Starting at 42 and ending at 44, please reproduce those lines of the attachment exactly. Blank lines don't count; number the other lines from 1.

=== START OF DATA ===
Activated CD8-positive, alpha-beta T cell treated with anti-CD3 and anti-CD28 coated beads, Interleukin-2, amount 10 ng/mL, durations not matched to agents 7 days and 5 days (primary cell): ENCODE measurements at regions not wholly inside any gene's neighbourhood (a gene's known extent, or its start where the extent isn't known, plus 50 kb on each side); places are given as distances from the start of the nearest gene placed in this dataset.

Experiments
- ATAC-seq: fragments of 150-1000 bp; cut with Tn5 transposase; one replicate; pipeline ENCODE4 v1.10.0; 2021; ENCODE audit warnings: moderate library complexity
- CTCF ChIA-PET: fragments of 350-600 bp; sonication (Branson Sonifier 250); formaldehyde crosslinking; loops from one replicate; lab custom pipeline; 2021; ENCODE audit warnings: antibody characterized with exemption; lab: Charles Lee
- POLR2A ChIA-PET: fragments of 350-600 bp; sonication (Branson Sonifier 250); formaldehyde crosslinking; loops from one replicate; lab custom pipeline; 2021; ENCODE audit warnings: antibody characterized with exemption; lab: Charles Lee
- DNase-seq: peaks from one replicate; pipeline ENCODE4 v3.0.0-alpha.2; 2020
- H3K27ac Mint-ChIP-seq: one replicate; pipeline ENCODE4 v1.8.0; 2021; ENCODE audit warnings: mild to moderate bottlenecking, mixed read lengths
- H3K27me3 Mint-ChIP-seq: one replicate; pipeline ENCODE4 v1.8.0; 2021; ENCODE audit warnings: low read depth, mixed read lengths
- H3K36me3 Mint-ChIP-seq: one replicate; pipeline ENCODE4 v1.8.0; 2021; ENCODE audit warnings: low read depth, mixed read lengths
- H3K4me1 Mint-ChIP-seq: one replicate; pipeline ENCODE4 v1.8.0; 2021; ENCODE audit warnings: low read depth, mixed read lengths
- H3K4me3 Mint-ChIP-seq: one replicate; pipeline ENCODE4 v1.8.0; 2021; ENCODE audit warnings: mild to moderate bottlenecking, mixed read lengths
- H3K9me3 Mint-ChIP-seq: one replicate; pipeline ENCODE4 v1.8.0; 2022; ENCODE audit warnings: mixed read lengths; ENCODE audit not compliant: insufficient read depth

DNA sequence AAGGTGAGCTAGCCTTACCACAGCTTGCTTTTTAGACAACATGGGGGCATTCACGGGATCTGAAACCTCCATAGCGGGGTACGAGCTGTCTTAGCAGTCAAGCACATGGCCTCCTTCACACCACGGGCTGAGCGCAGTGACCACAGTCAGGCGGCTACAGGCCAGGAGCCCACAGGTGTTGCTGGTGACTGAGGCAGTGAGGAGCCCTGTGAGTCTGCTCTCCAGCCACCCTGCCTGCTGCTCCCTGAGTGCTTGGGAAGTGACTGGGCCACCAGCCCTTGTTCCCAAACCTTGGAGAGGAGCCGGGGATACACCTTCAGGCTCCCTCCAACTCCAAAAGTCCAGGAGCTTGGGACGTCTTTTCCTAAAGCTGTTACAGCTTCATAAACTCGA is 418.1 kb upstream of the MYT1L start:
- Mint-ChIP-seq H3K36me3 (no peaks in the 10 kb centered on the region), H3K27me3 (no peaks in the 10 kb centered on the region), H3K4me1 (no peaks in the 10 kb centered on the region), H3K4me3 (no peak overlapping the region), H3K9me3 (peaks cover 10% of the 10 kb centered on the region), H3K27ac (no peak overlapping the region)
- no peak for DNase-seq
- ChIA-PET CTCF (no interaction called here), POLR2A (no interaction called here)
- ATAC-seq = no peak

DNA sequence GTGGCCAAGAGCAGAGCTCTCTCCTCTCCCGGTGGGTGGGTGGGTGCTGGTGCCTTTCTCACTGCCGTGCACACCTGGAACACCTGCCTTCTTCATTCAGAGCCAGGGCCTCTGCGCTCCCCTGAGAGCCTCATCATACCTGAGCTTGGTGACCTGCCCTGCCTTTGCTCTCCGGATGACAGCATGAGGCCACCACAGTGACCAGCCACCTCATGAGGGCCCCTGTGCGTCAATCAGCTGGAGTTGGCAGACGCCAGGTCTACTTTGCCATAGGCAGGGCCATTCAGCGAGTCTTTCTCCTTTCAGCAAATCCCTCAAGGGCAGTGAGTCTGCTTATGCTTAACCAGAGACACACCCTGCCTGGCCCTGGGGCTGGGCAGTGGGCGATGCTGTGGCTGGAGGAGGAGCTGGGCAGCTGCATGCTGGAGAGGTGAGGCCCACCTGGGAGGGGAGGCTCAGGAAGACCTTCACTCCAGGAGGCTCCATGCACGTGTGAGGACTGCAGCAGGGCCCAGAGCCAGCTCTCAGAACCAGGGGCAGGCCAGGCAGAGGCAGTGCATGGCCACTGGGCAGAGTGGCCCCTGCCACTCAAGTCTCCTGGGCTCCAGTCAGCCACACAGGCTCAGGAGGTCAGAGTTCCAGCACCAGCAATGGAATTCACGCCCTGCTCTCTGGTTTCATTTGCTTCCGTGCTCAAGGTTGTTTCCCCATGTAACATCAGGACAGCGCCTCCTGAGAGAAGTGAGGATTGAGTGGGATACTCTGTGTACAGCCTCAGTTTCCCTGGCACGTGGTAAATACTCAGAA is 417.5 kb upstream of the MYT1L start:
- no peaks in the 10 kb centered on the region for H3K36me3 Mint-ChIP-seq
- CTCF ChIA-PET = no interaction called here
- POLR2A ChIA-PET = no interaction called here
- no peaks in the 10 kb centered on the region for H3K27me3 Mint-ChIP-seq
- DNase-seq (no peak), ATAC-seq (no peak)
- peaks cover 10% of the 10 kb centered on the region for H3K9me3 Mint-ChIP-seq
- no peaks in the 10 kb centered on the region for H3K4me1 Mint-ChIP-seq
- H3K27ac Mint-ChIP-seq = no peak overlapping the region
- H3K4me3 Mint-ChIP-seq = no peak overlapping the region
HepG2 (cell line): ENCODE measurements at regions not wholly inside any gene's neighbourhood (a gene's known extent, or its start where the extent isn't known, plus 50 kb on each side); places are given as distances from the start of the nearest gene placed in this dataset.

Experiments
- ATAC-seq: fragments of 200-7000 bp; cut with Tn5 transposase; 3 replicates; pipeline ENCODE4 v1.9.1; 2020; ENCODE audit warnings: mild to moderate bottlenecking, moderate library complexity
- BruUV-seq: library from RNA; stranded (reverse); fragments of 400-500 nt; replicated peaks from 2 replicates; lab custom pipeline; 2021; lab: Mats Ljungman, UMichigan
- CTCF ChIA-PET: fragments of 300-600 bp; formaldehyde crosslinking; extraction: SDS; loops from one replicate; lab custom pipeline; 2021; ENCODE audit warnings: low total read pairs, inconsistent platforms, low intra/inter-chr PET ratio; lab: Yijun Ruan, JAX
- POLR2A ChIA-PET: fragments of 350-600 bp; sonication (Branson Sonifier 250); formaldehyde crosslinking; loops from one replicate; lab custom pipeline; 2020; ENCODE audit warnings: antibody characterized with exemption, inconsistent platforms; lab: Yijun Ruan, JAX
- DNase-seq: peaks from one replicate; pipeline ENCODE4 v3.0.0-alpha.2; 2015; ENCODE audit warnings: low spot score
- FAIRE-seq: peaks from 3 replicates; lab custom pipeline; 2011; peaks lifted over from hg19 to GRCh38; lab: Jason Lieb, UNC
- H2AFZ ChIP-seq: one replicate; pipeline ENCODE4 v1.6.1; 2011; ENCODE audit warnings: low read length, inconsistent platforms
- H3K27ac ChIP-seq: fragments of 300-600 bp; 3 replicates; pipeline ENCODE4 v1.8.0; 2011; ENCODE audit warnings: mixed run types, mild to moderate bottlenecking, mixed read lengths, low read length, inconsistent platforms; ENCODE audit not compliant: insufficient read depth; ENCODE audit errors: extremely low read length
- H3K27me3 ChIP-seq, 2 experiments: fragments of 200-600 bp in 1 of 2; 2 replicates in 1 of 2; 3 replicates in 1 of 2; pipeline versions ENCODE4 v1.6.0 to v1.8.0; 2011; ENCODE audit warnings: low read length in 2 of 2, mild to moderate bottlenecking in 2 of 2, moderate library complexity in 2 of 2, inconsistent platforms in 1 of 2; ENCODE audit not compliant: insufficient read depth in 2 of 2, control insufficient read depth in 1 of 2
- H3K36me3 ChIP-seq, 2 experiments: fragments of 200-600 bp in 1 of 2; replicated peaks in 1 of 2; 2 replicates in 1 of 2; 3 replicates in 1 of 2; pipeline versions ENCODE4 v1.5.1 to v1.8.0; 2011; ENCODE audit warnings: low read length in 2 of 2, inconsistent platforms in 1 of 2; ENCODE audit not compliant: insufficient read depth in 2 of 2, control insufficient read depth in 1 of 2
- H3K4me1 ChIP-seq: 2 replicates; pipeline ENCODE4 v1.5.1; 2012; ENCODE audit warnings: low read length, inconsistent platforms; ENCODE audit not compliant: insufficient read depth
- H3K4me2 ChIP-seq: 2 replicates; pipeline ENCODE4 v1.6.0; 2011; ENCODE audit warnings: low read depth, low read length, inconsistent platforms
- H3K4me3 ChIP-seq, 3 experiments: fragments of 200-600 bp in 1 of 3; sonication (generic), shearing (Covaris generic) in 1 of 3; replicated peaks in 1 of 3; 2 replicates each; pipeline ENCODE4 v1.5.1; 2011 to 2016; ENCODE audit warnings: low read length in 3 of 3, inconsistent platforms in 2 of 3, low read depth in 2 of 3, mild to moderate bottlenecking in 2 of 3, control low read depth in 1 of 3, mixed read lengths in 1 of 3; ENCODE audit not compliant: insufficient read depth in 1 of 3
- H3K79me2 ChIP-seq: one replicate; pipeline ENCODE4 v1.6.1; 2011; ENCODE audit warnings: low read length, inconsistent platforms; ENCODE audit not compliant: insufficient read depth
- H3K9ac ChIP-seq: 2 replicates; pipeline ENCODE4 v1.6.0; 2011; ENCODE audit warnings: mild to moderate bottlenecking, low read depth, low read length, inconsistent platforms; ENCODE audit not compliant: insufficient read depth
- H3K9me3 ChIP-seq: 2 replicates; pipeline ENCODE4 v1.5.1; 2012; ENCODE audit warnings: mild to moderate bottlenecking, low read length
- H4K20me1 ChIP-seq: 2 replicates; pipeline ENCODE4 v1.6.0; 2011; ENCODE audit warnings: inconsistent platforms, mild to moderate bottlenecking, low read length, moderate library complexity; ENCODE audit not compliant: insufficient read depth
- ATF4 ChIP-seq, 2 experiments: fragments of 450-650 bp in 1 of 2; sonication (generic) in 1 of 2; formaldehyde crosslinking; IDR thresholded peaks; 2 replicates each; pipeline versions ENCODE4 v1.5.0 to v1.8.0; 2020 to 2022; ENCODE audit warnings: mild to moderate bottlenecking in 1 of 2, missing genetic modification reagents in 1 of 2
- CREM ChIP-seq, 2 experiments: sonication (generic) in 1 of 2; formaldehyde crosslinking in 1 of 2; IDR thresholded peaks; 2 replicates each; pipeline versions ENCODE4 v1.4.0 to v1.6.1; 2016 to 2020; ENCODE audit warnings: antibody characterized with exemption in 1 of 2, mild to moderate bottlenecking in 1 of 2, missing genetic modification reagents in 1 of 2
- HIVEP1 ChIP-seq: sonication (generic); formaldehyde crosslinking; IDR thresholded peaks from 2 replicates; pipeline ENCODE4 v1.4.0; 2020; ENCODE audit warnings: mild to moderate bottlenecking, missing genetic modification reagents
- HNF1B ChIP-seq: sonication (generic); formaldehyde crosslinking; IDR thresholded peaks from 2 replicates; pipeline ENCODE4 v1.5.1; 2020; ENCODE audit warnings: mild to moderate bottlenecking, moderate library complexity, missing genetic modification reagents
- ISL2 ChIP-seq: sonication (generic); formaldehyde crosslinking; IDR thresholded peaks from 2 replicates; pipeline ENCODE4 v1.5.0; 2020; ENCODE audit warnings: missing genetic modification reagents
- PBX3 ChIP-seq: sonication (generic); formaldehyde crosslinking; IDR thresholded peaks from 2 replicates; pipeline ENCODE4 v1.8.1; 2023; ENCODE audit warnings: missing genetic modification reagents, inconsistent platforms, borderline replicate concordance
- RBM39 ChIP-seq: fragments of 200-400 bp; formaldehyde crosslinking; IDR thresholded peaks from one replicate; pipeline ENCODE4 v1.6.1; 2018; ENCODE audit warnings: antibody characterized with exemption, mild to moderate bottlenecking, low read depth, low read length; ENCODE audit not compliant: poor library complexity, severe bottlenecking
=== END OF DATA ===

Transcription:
- H3K4me3 ChIP-seq, 3 experiments: fragments of 200-600 bp in 1 of 3; sonication (generic), shearing (Covaris generic) in 1 of 3; replicated peaks in 1 of 3; 2 replicates each; pipeline ENCODE4 v1.5.1; 2011 to 2016; ENCODE audit warnings: low read length in 3 of 3, inconsistent platforms in 2 of 3, low read depth in 2 of 3, mild to moderate bottlenecking in 2 of 3, control low read depth in 1 of 3, mixed read lengths in 1 of 3; ENCODE audit not compliant: insufficient read depth in 1 of 3
- H3K79me2 ChIP-seq: one replicate; pipeline ENCODE4 v1.6.1; 2011; ENCODE audit warnings: low read length, inconsistent platforms; ENCODE audit not compliant: insufficient read depth
- H3K9ac ChIP-seq: 2 replicates; pipeline ENCODE4 v1.6.0; 2011; ENCODE audit warnings: mild to moderate bottlenecking, low read depth, low read length, inconsistent platforms; ENCODE audit not compliant: insufficient read depth